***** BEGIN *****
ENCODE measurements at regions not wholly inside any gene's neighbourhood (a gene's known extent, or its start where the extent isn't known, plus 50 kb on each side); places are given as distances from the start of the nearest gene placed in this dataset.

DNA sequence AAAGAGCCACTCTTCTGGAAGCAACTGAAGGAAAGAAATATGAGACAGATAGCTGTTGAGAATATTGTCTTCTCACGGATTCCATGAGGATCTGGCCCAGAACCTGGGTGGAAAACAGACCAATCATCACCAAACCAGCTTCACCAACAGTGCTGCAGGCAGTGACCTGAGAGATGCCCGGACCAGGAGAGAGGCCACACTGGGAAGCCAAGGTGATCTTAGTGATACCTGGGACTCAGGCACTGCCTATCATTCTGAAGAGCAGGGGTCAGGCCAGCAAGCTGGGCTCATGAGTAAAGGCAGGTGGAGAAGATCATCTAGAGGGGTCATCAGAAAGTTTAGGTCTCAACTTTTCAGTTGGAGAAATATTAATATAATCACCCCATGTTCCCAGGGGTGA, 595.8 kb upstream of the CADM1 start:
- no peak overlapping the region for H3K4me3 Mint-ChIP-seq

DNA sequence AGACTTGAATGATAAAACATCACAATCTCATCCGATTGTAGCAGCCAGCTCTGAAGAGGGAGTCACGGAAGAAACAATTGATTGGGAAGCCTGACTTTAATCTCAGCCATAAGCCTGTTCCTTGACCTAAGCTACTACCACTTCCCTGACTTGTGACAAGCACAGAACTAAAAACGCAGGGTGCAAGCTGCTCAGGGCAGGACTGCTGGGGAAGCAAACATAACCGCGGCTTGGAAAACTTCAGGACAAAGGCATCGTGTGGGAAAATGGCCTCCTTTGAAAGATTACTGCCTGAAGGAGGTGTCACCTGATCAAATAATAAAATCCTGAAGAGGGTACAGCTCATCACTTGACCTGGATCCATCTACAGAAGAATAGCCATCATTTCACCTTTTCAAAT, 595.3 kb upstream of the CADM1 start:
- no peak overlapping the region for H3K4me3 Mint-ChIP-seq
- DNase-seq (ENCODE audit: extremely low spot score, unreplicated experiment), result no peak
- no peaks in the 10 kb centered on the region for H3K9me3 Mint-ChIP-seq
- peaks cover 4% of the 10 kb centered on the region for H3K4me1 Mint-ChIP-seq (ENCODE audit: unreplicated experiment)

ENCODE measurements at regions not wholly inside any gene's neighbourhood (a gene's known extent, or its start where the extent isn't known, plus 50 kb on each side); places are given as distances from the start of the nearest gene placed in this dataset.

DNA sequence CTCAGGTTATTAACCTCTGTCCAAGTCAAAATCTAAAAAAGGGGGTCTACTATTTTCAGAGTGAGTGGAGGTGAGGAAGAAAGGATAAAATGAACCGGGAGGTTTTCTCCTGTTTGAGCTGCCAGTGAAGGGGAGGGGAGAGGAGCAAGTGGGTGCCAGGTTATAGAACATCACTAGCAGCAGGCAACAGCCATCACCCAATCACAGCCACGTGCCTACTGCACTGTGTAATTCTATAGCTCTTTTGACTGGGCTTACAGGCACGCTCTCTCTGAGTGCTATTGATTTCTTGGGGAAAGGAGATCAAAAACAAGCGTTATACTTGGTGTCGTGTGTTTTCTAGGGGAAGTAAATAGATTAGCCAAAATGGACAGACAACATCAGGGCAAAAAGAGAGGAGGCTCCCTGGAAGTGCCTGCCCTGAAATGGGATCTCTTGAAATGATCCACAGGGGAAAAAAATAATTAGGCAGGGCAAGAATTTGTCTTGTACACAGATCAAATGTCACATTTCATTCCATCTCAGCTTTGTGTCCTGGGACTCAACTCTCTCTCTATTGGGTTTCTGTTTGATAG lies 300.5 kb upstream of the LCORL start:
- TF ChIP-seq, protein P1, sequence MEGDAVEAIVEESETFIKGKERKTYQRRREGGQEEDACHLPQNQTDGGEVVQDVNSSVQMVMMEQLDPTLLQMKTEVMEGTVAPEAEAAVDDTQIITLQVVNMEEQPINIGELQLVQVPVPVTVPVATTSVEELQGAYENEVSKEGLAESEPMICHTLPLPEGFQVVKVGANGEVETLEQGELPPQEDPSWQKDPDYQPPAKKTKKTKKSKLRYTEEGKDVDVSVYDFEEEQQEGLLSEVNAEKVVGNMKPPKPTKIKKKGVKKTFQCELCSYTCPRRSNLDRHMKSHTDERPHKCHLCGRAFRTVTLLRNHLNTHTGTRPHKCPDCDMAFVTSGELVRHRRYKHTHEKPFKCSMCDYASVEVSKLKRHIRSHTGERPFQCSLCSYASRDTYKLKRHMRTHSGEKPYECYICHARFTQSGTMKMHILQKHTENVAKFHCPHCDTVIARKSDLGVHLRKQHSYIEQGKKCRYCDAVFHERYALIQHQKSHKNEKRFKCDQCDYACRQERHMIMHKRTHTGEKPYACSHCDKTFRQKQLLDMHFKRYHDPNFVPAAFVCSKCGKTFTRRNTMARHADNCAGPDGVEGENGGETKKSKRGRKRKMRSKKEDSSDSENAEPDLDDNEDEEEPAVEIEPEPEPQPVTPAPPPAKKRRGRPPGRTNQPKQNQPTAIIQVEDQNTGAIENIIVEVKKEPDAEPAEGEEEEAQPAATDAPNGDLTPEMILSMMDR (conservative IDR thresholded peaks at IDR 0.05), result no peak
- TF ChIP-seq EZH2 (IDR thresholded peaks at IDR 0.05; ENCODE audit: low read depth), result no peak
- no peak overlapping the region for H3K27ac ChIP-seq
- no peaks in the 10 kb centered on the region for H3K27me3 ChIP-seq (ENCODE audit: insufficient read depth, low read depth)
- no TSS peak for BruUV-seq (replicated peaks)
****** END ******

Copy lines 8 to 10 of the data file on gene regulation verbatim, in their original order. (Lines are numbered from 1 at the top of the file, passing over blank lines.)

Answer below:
- peaks cover 4% of the 10 kb centered on the region for H3K4me1 Mint-ChIP-seq (ENCODE audit: unreplicated experiment)

ENCODE measurements at regions not wholly inside any gene's neighbourhood (a gene's known extent, or its start where the extent isn't known, plus 50 kb on each side); places are given as distances from the start of the nearest gene placed in this dataset.

DNA sequence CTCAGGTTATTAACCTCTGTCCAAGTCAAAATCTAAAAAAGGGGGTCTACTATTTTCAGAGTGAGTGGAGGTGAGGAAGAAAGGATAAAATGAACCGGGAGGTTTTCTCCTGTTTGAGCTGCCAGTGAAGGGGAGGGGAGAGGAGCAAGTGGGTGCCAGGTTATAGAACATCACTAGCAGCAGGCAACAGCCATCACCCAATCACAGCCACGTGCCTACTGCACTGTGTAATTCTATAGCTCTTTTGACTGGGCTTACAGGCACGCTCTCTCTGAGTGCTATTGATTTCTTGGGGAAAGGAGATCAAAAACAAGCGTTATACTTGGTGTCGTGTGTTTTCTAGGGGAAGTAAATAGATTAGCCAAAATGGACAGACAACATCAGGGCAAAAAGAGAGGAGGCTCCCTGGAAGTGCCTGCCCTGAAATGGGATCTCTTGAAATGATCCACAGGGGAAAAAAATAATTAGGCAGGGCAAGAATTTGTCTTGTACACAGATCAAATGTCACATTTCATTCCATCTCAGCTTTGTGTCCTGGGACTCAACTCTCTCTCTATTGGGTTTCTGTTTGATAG lies 300.5 kb upstream of the LCORL start: